WATERVILLE, N.S. — Using eye-gaze detection software, a severely disabled Nova Scotia woman is communicating with her family for the first time in 21 years.
Joellan Huntley and her family met with the media today to talk about their heartwarming breakthrough at a rehabilitation centre in Waterville, N.S.
Huntley was 15 when she suffered a catastrophic brain injury in a 1996 car accident.
Since then, she has been unable to walk or talk, but her family says the 37-year-old started communicating on Christmas Day, using a special device that tracks her eye movements on a computer screen.
Huntley’s mother, Louise Misner, says she had commented on her daughter’s new outfit, and Huntley Responded by using the technology to find an icon on an iPad for a long-sleeve shirt.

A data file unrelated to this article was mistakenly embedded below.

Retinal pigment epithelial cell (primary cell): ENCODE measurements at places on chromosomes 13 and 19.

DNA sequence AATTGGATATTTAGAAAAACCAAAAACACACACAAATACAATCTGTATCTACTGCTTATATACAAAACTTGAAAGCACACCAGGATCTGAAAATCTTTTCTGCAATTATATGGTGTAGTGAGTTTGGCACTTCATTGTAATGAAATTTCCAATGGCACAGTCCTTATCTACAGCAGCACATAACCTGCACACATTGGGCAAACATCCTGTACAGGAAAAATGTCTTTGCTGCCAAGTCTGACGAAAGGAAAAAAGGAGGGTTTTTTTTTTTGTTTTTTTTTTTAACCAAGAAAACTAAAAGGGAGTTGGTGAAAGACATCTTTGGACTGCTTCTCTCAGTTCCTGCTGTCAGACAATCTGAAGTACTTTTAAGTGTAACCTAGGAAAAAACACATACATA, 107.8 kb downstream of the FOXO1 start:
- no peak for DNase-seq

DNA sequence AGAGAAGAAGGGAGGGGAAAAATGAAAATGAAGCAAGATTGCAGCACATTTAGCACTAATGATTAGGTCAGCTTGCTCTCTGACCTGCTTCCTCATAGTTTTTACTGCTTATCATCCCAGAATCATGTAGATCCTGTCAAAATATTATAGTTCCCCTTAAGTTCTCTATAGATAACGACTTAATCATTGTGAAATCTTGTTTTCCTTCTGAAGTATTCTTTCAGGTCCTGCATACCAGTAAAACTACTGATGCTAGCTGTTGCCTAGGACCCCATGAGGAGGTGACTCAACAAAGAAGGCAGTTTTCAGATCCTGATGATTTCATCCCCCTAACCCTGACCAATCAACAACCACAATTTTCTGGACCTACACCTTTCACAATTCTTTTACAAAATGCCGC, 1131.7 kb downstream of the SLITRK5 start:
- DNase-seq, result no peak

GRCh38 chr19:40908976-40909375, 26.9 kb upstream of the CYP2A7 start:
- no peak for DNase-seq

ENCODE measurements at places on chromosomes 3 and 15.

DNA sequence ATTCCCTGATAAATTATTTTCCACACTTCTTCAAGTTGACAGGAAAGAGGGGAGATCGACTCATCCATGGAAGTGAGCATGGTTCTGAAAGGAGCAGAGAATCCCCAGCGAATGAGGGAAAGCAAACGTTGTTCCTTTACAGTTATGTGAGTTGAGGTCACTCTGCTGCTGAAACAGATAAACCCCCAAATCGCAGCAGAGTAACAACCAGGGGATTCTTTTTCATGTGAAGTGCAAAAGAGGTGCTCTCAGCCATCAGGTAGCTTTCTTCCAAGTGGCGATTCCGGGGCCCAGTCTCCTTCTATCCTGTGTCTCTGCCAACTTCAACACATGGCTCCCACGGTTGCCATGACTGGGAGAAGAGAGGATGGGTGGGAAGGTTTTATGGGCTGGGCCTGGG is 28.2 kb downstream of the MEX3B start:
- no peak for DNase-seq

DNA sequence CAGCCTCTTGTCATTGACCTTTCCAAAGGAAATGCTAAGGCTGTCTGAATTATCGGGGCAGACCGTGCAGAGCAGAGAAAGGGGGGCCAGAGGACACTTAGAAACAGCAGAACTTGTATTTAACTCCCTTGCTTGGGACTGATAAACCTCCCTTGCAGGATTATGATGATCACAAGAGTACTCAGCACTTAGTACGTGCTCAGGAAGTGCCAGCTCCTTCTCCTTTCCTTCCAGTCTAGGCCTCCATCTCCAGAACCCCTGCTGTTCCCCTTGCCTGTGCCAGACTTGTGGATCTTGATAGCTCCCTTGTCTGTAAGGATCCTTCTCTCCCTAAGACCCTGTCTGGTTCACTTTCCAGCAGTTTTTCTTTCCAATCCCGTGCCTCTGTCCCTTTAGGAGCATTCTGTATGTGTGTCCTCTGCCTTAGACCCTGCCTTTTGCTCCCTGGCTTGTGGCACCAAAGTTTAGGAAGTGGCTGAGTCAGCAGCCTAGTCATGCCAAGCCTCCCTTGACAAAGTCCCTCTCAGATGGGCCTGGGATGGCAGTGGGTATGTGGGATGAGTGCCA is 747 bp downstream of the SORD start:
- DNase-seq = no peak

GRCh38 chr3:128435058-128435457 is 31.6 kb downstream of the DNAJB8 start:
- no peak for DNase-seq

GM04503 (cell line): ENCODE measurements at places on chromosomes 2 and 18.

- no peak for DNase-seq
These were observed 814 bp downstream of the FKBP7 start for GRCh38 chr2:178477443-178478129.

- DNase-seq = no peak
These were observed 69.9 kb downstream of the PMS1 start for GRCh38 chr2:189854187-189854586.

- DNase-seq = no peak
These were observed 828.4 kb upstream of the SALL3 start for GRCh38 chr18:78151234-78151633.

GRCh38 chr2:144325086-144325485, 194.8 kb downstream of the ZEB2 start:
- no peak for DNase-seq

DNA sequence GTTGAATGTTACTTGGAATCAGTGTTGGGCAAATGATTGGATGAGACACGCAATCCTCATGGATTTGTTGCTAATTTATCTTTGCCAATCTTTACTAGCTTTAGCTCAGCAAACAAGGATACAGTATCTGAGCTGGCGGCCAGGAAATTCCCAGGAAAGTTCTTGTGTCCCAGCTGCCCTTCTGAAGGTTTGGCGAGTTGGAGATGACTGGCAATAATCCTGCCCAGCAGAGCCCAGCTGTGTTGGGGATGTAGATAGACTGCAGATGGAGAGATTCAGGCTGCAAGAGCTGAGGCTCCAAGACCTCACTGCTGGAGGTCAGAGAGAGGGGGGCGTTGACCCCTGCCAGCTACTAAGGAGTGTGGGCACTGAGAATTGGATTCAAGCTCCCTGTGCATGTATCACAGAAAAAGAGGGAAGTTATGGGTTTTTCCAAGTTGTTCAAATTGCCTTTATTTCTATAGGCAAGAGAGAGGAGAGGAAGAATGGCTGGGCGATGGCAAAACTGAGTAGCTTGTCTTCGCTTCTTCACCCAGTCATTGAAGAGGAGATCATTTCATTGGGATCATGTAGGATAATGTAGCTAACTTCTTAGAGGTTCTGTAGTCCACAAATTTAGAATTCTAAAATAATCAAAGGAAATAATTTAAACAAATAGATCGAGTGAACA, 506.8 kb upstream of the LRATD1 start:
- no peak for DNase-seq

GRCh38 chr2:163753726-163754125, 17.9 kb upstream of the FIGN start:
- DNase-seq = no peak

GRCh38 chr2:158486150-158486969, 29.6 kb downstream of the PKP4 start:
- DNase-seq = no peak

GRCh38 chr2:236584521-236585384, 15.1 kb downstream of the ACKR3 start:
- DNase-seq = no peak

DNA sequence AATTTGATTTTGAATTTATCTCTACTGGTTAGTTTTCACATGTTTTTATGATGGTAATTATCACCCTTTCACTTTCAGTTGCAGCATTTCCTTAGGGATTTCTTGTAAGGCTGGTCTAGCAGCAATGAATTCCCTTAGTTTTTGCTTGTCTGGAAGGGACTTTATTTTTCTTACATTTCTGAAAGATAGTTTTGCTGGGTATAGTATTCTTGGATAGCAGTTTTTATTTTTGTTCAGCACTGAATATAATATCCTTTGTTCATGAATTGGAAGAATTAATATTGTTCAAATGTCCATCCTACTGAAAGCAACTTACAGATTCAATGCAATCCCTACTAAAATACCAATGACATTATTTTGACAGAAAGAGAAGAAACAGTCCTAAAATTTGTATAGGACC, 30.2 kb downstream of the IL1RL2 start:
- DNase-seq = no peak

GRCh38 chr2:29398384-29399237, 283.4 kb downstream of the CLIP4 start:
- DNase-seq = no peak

Misner says it was the first time she had communicated one-on-one with her daughter since 1996, and she’s looking forward to more conversations.
“Her whole world is going to open up now,” Misner told a news conference as her daughter looked on from a wheelchair. “She knows now what she has to do … and she’ll just keep getting better and better.”
At one point during the news conference, Huntley responded to a reporter’s question with a simple “yes,” voiced by the computer.
The Canadian Press
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